The dream of flying over the city like one would drive the streets may become a reality soon. Japan’s SkyDrive Inc. has successfully tested a battery-powered flying car in Japan. It is for the first time that the startup successfully managed to make the vehicle stay above the ground for quite some time with one person aboard. Expectations are that the company will start its services for the public in 2023. The test clearly demonstrates the technological abilities of Japan in the auto industry. However, the firm still needs to work on improving its technology and overcome many hurdles. The company already envisions to have drone-like vehicles driving on the city streets by 2030 for everyday commuting.
Japan Flying Car Flight Duration and Height?
In a YouTube video from Bloomberg, the flying car looks like a slick motorcycle with propellers attached on its sides. The vehicle lifted about 2 meters off the ground and hovered around slowly for four minutes. The company did the test in a netted area, probably to prevent unforeseen damages if the test failed. Tomohiro Fukuzawa, the head of SkyDrive, said that they could make the flying car a real-life product by 2023. At the same time, he pointed out the importance of safety too.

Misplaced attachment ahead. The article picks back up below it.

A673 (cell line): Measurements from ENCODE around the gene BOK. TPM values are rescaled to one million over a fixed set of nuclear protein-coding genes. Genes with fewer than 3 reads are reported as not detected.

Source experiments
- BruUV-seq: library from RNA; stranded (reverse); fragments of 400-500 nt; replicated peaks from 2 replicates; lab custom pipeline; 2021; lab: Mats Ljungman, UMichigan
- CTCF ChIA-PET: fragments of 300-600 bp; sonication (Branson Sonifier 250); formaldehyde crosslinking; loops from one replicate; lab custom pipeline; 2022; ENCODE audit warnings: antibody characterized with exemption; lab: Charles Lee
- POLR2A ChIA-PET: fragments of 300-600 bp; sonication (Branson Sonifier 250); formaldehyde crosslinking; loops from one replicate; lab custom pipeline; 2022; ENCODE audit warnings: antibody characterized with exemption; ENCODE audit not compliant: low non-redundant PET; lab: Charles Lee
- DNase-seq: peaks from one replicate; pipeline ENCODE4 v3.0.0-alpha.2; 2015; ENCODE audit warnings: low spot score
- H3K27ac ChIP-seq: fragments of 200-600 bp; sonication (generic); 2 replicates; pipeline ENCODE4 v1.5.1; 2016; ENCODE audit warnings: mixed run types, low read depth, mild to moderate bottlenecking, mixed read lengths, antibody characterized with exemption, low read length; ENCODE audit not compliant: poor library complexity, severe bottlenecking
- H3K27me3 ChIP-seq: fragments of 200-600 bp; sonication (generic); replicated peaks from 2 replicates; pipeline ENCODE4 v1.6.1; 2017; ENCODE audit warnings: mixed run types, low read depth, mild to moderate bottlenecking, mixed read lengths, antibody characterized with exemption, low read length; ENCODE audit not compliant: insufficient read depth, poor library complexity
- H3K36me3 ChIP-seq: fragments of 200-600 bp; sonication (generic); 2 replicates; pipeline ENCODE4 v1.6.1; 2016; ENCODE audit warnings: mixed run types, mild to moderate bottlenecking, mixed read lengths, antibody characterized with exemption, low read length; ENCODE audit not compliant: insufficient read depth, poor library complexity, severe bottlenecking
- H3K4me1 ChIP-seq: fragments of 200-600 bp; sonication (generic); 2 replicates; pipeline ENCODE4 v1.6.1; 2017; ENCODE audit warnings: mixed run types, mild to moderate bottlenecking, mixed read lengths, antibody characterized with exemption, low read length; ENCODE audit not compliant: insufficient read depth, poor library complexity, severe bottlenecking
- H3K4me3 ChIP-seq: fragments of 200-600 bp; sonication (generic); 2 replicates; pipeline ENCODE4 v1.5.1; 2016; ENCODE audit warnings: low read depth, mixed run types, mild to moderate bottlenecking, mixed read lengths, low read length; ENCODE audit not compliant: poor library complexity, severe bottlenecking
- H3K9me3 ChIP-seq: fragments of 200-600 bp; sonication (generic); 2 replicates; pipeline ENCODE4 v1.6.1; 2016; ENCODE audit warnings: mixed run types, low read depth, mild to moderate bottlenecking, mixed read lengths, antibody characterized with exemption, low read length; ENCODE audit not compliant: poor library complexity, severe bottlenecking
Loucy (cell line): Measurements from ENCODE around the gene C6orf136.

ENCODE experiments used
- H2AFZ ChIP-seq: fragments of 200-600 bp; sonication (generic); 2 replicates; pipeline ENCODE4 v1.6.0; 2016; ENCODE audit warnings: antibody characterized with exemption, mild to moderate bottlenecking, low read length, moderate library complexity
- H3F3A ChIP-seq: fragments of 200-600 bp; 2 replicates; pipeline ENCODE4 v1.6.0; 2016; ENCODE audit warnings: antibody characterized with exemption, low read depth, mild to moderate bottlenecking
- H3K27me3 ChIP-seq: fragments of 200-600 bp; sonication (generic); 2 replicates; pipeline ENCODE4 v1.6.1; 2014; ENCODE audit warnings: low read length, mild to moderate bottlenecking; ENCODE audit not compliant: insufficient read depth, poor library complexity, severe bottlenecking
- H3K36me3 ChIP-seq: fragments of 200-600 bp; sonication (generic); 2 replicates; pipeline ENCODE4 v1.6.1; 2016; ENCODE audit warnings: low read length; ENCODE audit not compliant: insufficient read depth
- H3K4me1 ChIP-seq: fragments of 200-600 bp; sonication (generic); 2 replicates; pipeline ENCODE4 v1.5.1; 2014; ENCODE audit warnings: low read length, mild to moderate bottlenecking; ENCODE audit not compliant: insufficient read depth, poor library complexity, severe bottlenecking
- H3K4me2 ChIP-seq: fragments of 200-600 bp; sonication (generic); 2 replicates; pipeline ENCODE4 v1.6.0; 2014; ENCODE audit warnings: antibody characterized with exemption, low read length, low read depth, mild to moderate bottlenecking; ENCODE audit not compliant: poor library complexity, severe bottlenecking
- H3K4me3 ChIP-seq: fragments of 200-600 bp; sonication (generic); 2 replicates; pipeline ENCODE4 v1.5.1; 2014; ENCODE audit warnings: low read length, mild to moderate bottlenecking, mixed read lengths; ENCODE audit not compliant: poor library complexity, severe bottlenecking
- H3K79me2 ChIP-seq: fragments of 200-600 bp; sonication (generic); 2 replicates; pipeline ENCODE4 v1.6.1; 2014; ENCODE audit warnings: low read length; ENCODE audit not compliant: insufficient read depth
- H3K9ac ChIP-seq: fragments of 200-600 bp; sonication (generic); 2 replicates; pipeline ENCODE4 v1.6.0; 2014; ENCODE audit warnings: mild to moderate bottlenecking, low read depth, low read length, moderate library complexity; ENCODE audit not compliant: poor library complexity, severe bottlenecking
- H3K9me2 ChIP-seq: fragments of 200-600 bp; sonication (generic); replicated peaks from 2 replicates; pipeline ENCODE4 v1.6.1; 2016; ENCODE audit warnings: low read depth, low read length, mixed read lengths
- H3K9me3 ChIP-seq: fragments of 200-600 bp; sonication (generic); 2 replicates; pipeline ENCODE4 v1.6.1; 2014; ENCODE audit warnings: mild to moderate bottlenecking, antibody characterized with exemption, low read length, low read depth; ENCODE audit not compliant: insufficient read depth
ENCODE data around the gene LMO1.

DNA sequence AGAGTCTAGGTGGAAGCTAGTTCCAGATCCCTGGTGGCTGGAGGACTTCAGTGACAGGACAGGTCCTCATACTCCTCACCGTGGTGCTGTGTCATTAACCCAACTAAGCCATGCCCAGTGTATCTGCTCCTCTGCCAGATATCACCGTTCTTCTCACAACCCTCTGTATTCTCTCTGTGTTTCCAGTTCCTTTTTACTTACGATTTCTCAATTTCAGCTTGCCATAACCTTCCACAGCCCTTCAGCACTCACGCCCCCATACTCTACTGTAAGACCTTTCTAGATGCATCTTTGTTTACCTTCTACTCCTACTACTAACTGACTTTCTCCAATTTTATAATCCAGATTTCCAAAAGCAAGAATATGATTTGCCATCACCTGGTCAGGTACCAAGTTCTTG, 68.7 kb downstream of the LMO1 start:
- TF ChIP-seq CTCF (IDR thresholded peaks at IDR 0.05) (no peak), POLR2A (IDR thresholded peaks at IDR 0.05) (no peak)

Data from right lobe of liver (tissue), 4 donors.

Currently, the flying car is capable of flying for only a few minutes. The machine does not last for more than 10 minutes in the air. Fakuzawa said if they can increase the flight time to 30 minutes, they will start exporting the machine to places like China.
Scope of Flying Cars
The best thing about the flying cars is that they can offer quick point-to-point personal travel. If this mode of transport becomes a reality, it will take away the hassle of airports and traffic jams. Also, it’d greatly help in reducing air pollution because of the complete reliance on batteries.
There are still many challenges that the company needs to address before the technology can be commercialized. Things like challenges in the battery size, air traffic control, and issues in other infrastructure need to be addressed first.
The project was initially started as a volunteer project in 2012 and was called Cartivator. The funding was then provided by companies like Toyota and Panasonic.